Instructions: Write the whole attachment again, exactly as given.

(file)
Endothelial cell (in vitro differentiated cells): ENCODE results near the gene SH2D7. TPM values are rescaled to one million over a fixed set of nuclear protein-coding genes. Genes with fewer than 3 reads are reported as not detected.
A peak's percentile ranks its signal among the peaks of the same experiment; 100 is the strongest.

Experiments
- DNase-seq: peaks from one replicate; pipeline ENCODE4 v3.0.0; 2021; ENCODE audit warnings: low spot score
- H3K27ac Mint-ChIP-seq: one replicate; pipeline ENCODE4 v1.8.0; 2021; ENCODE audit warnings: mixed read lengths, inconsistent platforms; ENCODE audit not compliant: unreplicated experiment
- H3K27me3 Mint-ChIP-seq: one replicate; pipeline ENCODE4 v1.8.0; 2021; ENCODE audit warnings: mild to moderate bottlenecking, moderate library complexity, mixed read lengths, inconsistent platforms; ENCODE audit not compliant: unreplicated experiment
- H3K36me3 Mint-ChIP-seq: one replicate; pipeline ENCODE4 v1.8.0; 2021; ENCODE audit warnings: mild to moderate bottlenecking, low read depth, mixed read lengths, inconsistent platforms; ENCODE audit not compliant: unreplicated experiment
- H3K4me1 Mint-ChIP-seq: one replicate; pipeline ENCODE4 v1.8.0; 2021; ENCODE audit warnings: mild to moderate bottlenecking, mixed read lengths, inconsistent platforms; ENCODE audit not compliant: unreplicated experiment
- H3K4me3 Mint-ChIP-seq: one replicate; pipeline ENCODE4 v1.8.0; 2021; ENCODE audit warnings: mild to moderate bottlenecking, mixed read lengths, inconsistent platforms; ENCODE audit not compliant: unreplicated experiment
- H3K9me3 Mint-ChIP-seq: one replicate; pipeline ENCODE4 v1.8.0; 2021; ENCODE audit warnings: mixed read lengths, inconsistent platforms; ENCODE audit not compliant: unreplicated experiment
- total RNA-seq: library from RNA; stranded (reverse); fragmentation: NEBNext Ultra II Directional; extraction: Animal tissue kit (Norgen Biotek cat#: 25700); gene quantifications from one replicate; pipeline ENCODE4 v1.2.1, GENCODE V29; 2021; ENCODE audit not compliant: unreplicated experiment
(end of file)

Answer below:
Endothelial cell (in vitro differentiated cells): ENCODE results near the gene SH2D7. TPM values are rescaled to one million over a fixed set of nuclear protein-coding genes. Genes with fewer than 3 reads are reported as not detected.
A peak's percentile ranks its signal among the peaks of the same experiment; 100 is the strongest.

Experiments
- DNase-seq: peaks from one replicate; pipeline ENCODE4 v3.0.0; 2021; ENCODE audit warnings: low spot score
- H3K27ac Mint-ChIP-seq: one replicate; pipeline ENCODE4 v1.8.0; 2021; ENCODE audit warnings: mixed read lengths, inconsistent platforms; ENCODE audit not compliant: unreplicated experiment
- H3K27me3 Mint-ChIP-seq: one replicate; pipeline ENCODE4 v1.8.0; 2021; ENCODE audit warnings: mild to moderate bottlenecking, moderate library complexity, mixed read lengths, inconsistent platforms; ENCODE audit not compliant: unreplicated experiment
- H3K36me3 Mint-ChIP-seq: one replicate; pipeline ENCODE4 v1.8.0; 2021; ENCODE audit warnings: mild to moderate bottlenecking, low read depth, mixed read lengths, inconsistent platforms; ENCODE audit not compliant: unreplicated experiment
- H3K4me1 Mint-ChIP-seq: one replicate; pipeline ENCODE4 v1.8.0; 2021; ENCODE audit warnings: mild to moderate bottlenecking, mixed read lengths, inconsistent platforms; ENCODE audit not compliant: unreplicated experiment
- H3K4me3 Mint-ChIP-seq: one replicate; pipeline ENCODE4 v1.8.0; 2021; ENCODE audit warnings: mild to moderate bottlenecking, mixed read lengths, inconsistent platforms; ENCODE audit not compliant: unreplicated experiment
- H3K9me3 Mint-ChIP-seq: one replicate; pipeline ENCODE4 v1.8.0; 2021; ENCODE audit warnings: mixed read lengths, inconsistent platforms; ENCODE audit not compliant: unreplicated experiment
- total RNA-seq: library from RNA; stranded (reverse); fragmentation: NEBNext Ultra II Directional; extraction: Animal tissue kit (Norgen Biotek cat#: 25700); gene quantifications from one replicate; pipeline ENCODE4 v1.2.1, GENCODE V29; 2021; ENCODE audit not compliant: unreplicated experiment